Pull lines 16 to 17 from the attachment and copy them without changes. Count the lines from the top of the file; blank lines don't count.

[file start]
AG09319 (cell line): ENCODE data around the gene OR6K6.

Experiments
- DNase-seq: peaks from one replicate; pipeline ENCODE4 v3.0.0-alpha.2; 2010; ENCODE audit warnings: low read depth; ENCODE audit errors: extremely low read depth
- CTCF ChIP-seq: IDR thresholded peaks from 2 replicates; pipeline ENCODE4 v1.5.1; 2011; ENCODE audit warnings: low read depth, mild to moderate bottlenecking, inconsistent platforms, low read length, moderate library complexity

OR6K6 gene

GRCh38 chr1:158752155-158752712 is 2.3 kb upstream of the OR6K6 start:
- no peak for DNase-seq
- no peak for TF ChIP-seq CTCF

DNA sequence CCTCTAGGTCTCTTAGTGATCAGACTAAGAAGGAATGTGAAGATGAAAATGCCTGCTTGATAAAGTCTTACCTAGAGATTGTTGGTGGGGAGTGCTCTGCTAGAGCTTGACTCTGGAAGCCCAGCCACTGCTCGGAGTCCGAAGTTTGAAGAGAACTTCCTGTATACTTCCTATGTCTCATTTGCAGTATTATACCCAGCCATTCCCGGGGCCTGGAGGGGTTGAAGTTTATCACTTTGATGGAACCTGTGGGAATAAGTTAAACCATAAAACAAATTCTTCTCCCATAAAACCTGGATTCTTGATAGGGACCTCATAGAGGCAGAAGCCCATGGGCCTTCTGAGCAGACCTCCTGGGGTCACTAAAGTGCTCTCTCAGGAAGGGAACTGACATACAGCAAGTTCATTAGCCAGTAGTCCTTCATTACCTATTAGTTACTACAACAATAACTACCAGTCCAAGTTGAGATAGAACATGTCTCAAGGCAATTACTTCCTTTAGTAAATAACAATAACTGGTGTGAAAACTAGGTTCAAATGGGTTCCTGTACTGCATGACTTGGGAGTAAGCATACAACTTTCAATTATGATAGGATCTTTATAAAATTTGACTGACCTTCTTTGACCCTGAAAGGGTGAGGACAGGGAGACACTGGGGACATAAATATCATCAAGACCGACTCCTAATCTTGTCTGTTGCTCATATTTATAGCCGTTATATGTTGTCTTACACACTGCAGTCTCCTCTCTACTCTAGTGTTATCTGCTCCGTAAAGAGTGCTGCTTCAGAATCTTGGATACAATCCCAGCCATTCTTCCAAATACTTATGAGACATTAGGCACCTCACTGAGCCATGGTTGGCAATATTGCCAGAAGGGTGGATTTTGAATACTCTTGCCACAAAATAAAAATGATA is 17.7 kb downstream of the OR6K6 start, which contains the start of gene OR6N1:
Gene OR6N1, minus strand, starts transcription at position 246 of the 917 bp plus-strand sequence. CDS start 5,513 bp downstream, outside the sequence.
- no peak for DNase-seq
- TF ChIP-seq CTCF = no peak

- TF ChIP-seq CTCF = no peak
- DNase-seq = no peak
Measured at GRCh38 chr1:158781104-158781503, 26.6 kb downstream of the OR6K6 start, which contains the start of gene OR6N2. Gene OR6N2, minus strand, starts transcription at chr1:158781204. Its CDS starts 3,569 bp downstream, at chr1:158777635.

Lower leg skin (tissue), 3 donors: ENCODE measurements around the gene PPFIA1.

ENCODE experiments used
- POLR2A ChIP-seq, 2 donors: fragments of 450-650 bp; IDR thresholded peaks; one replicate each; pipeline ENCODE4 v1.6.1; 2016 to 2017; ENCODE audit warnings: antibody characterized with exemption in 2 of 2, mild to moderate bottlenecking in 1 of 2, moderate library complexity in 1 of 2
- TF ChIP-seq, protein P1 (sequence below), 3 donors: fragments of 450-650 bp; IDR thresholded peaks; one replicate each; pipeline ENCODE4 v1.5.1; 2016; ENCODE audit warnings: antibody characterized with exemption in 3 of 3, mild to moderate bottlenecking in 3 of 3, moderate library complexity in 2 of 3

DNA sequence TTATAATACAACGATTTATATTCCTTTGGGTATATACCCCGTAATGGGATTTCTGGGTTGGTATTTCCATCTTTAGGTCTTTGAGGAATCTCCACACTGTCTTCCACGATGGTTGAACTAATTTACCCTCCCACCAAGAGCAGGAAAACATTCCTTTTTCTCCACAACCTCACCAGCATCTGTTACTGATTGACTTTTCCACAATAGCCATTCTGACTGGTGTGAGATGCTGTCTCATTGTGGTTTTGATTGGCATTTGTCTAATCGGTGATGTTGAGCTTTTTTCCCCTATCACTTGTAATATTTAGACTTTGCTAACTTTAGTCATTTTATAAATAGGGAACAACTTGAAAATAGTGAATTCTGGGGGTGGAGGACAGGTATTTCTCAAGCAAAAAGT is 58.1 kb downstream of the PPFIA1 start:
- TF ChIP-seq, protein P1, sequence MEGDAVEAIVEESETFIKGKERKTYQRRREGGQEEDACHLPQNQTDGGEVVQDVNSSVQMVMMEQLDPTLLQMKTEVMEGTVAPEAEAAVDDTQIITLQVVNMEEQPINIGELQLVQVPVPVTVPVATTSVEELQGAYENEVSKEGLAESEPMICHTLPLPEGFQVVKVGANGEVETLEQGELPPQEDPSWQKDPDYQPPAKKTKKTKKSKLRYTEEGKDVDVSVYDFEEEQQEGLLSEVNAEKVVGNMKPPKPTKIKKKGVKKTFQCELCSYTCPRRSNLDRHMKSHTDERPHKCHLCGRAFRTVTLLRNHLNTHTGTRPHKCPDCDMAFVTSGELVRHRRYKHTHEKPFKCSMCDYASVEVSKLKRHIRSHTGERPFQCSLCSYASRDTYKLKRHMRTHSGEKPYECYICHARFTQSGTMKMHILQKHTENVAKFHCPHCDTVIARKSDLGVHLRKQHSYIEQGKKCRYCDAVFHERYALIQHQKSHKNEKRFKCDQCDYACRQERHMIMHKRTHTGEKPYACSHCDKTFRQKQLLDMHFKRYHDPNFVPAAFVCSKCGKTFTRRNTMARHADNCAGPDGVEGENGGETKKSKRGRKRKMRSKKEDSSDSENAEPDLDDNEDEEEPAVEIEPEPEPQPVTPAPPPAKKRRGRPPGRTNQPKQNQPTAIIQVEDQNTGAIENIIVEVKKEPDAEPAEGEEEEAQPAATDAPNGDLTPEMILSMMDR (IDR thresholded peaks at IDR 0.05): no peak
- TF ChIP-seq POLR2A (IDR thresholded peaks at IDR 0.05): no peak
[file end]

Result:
Lower leg skin (tissue), 3 donors: ENCODE measurements around the gene PPFIA1.

ENCODE experiments used